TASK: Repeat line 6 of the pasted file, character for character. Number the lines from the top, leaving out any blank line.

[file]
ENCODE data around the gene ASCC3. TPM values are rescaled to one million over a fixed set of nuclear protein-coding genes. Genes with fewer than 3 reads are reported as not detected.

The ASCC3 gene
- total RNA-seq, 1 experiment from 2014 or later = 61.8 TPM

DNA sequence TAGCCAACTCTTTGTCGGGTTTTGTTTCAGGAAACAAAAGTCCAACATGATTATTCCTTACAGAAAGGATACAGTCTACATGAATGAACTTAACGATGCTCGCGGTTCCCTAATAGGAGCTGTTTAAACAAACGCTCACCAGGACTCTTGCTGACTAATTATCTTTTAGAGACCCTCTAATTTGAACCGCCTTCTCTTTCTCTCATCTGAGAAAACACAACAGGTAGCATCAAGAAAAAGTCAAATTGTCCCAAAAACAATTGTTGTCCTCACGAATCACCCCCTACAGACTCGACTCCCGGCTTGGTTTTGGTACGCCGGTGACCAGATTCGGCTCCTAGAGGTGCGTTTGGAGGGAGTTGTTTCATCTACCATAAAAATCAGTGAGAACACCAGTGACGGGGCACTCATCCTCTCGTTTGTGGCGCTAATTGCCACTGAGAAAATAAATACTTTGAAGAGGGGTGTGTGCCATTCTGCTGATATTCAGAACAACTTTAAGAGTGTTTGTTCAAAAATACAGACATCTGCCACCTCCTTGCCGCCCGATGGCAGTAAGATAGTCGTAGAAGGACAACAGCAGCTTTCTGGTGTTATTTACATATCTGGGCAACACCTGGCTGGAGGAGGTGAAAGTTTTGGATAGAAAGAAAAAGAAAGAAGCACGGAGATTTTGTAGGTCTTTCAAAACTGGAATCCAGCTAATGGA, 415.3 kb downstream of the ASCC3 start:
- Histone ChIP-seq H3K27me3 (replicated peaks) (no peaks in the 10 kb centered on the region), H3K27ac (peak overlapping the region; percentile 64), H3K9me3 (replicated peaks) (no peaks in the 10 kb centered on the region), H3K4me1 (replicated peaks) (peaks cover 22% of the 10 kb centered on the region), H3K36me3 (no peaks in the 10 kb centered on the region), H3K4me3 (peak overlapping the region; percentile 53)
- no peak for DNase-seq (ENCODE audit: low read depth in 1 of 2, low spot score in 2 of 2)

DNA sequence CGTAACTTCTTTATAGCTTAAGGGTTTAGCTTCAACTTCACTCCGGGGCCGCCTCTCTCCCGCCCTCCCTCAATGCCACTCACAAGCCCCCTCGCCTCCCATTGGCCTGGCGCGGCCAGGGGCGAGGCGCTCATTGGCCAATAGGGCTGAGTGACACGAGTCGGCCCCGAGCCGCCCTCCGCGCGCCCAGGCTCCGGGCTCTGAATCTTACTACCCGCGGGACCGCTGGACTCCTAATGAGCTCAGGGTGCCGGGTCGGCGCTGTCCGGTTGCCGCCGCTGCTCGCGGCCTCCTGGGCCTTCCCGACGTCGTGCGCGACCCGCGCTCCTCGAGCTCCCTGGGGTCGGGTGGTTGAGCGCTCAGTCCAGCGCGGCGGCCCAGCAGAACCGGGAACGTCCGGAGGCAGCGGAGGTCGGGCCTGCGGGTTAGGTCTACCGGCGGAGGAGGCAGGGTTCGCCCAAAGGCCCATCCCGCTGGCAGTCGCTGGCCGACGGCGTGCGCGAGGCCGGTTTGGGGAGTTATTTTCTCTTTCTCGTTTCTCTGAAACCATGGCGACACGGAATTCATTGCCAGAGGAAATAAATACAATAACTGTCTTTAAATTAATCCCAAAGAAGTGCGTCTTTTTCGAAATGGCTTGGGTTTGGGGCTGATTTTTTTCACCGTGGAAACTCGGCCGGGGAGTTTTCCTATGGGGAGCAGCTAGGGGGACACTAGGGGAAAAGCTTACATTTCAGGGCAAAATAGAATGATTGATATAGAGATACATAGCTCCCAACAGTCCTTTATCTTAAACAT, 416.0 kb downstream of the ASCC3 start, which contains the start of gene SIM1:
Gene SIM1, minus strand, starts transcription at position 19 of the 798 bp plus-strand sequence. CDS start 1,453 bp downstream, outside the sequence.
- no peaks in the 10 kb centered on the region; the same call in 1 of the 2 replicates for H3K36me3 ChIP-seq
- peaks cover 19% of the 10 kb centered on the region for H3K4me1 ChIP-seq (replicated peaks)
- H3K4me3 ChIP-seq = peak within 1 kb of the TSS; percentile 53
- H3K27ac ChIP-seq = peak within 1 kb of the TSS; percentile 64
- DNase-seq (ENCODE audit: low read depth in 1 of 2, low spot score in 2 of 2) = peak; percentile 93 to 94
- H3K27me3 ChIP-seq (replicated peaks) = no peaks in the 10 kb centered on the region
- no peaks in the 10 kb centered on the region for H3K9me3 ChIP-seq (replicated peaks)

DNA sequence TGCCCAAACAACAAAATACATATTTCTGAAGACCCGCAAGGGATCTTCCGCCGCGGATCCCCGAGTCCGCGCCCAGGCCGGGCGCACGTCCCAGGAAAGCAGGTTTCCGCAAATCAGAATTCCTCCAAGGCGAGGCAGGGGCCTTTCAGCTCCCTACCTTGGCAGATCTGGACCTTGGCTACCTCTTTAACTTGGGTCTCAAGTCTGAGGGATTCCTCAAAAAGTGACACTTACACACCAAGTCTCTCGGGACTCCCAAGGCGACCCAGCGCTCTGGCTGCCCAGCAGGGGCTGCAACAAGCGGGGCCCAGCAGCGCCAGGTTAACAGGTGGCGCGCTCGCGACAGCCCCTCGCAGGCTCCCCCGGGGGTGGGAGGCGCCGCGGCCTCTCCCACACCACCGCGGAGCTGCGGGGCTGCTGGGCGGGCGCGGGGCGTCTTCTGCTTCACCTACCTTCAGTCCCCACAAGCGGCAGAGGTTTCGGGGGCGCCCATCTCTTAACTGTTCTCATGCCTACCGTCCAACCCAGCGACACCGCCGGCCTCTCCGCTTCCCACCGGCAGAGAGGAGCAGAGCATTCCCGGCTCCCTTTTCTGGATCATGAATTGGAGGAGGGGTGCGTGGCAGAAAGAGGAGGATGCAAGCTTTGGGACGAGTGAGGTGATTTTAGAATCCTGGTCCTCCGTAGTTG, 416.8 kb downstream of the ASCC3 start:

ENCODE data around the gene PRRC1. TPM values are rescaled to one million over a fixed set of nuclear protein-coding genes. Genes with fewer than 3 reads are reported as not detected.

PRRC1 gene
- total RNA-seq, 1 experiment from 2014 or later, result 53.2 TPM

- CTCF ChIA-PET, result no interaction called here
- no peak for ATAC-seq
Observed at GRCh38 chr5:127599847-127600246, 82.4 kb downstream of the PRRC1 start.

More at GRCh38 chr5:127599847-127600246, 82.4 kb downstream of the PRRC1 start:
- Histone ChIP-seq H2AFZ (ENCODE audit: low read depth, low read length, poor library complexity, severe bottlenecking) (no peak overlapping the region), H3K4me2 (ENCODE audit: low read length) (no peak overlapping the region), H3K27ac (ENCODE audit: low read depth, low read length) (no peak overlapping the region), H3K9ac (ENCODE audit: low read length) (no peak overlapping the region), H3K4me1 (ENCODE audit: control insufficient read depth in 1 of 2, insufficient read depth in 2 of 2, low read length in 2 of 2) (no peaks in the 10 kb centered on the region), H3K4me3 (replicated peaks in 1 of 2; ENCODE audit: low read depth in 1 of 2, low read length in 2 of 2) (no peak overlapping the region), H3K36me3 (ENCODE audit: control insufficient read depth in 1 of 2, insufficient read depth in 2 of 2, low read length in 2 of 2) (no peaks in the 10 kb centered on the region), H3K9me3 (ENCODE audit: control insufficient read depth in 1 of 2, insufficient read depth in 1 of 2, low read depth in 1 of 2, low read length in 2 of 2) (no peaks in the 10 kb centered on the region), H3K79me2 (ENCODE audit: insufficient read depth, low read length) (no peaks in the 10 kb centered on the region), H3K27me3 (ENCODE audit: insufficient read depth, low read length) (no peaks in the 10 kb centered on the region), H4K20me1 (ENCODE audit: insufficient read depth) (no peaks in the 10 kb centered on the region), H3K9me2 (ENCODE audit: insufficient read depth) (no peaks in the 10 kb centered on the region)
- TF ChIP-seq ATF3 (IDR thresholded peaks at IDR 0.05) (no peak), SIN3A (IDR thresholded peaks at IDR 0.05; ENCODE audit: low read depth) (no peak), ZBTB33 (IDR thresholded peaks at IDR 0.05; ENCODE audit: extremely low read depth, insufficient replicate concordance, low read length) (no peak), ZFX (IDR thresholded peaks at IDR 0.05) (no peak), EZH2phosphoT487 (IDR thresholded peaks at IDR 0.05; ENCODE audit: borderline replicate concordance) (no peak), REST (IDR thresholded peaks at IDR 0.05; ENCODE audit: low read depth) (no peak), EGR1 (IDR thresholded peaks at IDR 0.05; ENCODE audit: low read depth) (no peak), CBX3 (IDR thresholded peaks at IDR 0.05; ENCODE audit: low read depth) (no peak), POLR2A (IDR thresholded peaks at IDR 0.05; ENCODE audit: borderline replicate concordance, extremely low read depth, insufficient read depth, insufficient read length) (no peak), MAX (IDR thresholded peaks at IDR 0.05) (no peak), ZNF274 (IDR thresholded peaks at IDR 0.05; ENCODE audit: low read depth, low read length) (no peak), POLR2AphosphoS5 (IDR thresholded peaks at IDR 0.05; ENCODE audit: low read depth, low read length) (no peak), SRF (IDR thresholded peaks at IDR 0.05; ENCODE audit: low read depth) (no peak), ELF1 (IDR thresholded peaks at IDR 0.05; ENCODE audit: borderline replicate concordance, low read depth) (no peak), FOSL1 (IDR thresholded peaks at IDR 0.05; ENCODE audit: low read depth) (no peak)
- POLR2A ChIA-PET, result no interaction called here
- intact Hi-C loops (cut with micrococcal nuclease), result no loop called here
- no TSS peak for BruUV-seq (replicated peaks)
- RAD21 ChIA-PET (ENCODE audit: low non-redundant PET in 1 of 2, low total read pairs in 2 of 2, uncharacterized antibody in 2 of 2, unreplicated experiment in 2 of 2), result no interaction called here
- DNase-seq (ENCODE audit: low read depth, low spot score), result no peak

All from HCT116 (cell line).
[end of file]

- no peak for DNase-seq (ENCODE audit: low read depth in 1 of 2, low spot score in 2 of 2)